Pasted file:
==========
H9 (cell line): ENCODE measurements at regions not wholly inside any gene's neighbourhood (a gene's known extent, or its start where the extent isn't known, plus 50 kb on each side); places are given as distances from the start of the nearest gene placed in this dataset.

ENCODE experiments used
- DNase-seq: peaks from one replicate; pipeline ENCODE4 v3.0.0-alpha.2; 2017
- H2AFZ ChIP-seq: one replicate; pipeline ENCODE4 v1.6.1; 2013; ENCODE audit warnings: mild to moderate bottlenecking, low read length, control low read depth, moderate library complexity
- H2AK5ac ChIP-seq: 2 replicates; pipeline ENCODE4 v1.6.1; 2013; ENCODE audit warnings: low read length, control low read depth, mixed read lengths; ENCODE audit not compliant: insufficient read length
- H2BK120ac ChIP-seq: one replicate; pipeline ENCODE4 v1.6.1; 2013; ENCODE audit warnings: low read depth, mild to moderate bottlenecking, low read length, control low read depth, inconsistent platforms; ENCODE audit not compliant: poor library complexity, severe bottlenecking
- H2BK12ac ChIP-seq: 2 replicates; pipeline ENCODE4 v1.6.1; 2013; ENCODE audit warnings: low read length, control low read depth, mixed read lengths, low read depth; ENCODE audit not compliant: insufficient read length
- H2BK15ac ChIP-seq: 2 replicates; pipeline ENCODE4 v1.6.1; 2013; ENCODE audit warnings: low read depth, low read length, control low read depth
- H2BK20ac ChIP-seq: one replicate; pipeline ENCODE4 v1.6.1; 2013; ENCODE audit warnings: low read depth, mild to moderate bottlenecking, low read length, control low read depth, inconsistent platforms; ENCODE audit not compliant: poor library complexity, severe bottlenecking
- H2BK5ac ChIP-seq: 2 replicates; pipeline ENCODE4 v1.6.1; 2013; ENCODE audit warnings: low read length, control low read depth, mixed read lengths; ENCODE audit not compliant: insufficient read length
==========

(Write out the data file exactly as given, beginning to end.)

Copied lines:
H9 (cell line): ENCODE measurements at regions not wholly inside any gene's neighbourhood (a gene's known extent, or its start where the extent isn't known, plus 50 kb on each side); places are given as distances from the start of the nearest gene placed in this dataset.

ENCODE experiments used
- DNase-seq: peaks from one replicate; pipeline ENCODE4 v3.0.0-alpha.2; 2017
- H2AFZ ChIP-seq: one replicate; pipeline ENCODE4 v1.6.1; 2013; ENCODE audit warnings: mild to moderate bottlenecking, low read length, control low read depth, moderate library complexity
- H2AK5ac ChIP-seq: 2 replicates; pipeline ENCODE4 v1.6.1; 2013; ENCODE audit warnings: low read length, control low read depth, mixed read lengths; ENCODE audit not compliant: insufficient read length
- H2BK120ac ChIP-seq: one replicate; pipeline ENCODE4 v1.6.1; 2013; ENCODE audit warnings: low read depth, mild to moderate bottlenecking, low read length, control low read depth, inconsistent platforms; ENCODE audit not compliant: poor library complexity, severe bottlenecking
- H2BK12ac ChIP-seq: 2 replicates; pipeline ENCODE4 v1.6.1; 2013; ENCODE audit warnings: low read length, control low read depth, mixed read lengths, low read depth; ENCODE audit not compliant: insufficient read length
- H2BK15ac ChIP-seq: 2 replicates; pipeline ENCODE4 v1.6.1; 2013; ENCODE audit warnings: low read depth, low read length, control low read depth
- H2BK20ac ChIP-seq: one replicate; pipeline ENCODE4 v1.6.1; 2013; ENCODE audit warnings: low read depth, mild to moderate bottlenecking, low read length, control low read depth, inconsistent platforms; ENCODE audit not compliant: poor library complexity, severe bottlenecking
- H2BK5ac ChIP-seq: 2 replicates; pipeline ENCODE4 v1.6.1; 2013; ENCODE audit warnings: low read length, control low read depth, mixed read lengths; ENCODE audit not compliant: insufficient read length